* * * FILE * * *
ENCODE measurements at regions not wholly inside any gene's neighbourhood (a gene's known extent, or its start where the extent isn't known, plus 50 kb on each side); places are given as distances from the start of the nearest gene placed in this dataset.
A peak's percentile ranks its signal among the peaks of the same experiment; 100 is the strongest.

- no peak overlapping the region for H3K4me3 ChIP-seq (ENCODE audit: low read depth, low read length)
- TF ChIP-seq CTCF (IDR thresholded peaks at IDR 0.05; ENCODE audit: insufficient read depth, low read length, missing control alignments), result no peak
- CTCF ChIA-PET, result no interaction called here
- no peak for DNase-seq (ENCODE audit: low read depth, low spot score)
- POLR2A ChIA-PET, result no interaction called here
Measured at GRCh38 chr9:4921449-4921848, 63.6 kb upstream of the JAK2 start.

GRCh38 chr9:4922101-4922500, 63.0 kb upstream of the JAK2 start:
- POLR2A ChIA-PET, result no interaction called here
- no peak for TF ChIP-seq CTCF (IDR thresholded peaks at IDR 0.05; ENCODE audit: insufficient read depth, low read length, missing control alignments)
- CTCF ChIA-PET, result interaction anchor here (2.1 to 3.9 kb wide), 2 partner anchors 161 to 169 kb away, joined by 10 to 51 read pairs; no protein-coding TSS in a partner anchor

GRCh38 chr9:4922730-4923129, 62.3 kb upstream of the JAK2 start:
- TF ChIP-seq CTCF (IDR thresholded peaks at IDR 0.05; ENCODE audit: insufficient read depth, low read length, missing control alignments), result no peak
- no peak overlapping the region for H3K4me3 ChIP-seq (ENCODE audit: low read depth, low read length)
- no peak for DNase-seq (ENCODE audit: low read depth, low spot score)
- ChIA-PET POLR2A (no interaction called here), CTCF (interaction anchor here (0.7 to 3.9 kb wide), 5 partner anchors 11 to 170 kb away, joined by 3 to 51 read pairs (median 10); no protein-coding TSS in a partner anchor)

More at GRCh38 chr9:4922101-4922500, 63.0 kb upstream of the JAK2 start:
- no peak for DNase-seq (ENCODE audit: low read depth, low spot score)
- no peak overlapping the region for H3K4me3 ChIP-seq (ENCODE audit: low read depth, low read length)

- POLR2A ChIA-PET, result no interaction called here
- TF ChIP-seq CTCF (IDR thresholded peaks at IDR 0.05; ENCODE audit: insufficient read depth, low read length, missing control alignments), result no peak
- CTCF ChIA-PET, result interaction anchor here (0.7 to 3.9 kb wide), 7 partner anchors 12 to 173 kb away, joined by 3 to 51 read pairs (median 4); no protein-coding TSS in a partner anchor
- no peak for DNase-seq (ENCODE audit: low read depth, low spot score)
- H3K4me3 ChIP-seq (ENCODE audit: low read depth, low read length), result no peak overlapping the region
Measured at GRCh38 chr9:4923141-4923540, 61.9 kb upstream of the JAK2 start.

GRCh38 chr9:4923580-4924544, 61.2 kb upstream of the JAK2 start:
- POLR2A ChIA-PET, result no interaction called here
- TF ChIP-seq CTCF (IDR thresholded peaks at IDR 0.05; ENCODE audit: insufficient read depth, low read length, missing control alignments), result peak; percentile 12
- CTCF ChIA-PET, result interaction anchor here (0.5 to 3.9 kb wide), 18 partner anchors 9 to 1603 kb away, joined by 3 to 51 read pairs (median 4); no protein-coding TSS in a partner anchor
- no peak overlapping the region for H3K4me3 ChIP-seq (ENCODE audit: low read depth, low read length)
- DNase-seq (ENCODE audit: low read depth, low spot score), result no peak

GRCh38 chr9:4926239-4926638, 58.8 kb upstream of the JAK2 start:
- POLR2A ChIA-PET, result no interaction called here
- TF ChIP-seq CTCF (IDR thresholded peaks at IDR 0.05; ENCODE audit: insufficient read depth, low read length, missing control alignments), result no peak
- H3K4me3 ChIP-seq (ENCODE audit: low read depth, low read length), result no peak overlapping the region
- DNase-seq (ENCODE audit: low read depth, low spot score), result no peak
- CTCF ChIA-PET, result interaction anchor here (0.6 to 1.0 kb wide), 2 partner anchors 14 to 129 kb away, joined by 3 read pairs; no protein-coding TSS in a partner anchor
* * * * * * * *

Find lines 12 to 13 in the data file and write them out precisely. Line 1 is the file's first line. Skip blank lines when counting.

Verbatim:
- CTCF ChIA-PET, result interaction anchor here (2.1 to 3.9 kb wide), 2 partner anchors 161 to 169 kb away, joined by 10 to 51 read pairs; no protein-coding TSS in a partner anchor

GRCh38 chr9:4922730-4923129, 62.3 kb upstream of the JAK2 start: